By Chris Lane
By Jeff Balke
By Aaron Reiss
By Angelica Leicht
By Dianna Wray
By Aaron Reiss
By Camilo Smith
By Craig Malisow
There's a group of people pissed off at local Fox affiliate KRIV, and they've also taken to the Web. And even though the site doesn't offer topless pictures of Mark Berman, a lot of folks in Houston have been trying to log on to it.
The site, www.fox26investigates.com, hit the Web the last week of April. It's since been taken off, leading to much speculation about who's responsible for it and what happened.
It's clearly not a fan site: The index of subjects surfers are invited to click to include sexual harassment, drug use, bad journalism, falling ratings and poor management.
Some of those stories mention reporters, staffers or managers by name, along with a note saying that further details will be coming in May. Especially criticized is KRIV general manager D'Artagnan Bebel, who has shaken up the station since taking over a little more than a year ago.
Bebel has been frantically quizzing his employees, trying to find out who's behind the site.
And who is behind it? A guy named Alan, and a group calling itself News Media Watch.
Alan doesn't want to give out his last name, at least until group members hold a press conference later this month to announce their project. His informal organization is planning to turn a spotlight on stations around the country that it feels are practicing bad journalism.
"A couple of people who founded [the group] were themselves the subject of stories that they felt were unfair," Alan says, without getting more specific.
He claims that one company, the subject of a story currently being worked on by KRIV investigative reporter Randy Wallace, allowed him to surreptitiously tape Wallace's interviews; the Web site will show whatever Wallace leaves out if it feels the story is unfair.
Alan says the Web site that went up in late April was only a prototype and wasn't supposed to be seen. "We were beta-testing and we didn't tell anyone about it, but somehow word got around," he says. "Immediately we got just tons of inquiries about it."
They soon replaced the site with a "Coming in May" screen. They have chatted with Fox corporate lawyers, but so far have not been asked to take the site down or not put anything more up.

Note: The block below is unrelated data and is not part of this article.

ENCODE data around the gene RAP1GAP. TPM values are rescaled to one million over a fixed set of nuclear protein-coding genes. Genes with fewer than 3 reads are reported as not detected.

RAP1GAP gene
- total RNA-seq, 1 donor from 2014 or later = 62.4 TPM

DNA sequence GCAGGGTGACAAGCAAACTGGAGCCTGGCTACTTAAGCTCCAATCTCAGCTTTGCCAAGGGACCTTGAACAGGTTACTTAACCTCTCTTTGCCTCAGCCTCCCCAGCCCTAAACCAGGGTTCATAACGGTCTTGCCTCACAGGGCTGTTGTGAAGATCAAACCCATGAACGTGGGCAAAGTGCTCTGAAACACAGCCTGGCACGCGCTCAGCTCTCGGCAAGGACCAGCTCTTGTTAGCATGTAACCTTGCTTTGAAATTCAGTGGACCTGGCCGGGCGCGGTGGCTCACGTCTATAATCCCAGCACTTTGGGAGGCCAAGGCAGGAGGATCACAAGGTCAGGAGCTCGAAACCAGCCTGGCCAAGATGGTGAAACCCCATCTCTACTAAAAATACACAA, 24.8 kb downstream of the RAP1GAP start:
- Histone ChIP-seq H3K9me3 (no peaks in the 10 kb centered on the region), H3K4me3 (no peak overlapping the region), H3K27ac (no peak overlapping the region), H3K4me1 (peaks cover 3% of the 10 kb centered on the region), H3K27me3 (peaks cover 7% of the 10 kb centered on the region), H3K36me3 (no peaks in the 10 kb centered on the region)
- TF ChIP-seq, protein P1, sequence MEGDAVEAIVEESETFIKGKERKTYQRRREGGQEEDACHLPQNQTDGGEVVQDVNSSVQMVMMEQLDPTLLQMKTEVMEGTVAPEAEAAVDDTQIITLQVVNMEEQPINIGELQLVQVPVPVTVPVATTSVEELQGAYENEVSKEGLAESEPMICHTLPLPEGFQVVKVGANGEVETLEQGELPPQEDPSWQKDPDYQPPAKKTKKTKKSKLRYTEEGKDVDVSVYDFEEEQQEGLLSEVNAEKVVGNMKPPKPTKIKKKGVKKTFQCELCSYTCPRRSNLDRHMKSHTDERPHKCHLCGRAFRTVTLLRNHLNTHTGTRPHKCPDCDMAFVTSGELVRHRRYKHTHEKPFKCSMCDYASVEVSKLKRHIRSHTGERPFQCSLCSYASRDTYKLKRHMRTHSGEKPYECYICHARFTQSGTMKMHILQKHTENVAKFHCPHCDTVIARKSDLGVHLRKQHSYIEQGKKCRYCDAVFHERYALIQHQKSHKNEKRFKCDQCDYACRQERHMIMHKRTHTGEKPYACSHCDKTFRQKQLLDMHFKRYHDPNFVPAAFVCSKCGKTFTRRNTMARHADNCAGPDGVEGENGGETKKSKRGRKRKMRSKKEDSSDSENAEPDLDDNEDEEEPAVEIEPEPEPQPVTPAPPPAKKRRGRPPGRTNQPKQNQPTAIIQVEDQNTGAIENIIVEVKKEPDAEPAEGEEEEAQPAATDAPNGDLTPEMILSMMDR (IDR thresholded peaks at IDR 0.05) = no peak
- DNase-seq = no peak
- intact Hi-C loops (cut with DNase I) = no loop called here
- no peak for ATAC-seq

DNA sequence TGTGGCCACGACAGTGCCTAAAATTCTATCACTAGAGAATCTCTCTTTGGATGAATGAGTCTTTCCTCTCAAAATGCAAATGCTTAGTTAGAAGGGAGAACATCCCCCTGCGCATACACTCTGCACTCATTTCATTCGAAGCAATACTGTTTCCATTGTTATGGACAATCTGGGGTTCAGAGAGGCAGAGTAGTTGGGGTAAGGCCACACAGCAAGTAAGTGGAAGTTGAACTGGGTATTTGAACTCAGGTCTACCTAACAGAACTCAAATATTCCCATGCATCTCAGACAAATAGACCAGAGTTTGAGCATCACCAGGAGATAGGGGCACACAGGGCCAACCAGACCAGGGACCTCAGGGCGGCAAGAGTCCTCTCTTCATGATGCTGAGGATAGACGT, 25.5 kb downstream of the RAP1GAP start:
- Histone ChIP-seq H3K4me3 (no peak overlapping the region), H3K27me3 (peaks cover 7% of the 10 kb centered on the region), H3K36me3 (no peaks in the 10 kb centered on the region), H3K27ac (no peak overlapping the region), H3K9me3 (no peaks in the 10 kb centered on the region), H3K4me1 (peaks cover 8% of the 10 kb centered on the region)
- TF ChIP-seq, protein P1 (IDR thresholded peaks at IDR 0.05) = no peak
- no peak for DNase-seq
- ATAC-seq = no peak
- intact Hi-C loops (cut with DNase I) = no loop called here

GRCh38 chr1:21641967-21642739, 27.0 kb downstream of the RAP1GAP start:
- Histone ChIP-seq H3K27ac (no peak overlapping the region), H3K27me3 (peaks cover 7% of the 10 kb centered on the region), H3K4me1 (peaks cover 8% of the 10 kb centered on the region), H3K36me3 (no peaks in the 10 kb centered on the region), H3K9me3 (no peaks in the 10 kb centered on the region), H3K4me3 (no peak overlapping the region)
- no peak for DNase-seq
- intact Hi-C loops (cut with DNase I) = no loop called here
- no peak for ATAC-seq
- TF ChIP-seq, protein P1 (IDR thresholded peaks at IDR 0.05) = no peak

"We're hoping one of the stations sues us," Alan says.
"What they put up was so scurrilous we thought it should not be dignified with a comment," says Muriel Reis, a Fox vice president in New York. "It was libelous and defamatory."
The group will hold a press conference in Houston on May 20, Alan says, to announce the other two stations besides KRIV that it plans to target. Every month after that, he claims, a new station will be added to the hit list.
Not surprisingly, he won't say which former or current KRIV staffers are feeding him tips.
Bebel didn't return a call seeking comment.
A Tale of Two Cities
It certainly was a breathtaking lead on the April 30 story bannered across the top of the Houston Chronicle's sports-section front: "In what might have been the most stunning announcement in the history of auto racing," reporter Terry Blount wrote, the Firestone Firehawk 600 had been canceled the previous day because of safety concerns.
Gee: "The most stunning announcement in the history of auto racing"? Stories don't get much bigger than that.
Unless you're The New York Times. It devoted all of four wire-service paragraphs to The Most Stunning Announcement in the History of Auto Racing.
Of course, it's the snooty Times, and elitist New York.
But you'd think that The Most Stunning Etc. would have rated a follow-up or two in the next day's Chron, right? It's hard to think of something that is the most stunning event in any given subject area being just a one-day story, unless the subject area was something like a badminton tournament or a Murder, She Wrote fan expo.
What was so stunning to the Chron on Monday, though, was of absolutely no interest on Tuesday. No follow-ups appeared in the paper, according to a search of the archives.
A Tale of Two Titties
Dignity has been restored to KPRC-TV. While many of its competitors have gotten caught up in the frenzy of sweeps month, airing investigations and special reports, Channel 2 has kept its eye on the prize.
Plenty of prizes, as it turns out. The station has often tried to jump-start ratings by offering contest giveaways during sweeps, but it's outdone itself this time. The "Millionaire May" contest offers viewers a chance to win a Rolex watch, a weekend trip to Paris, a "spa getaway," a Jacuzzi or cash.
"One pre-selected winning number is worth ONE MILLION DOLLARS! It could be yours!" the station's Web site screams.
Of course, you have to be watching when your number is called.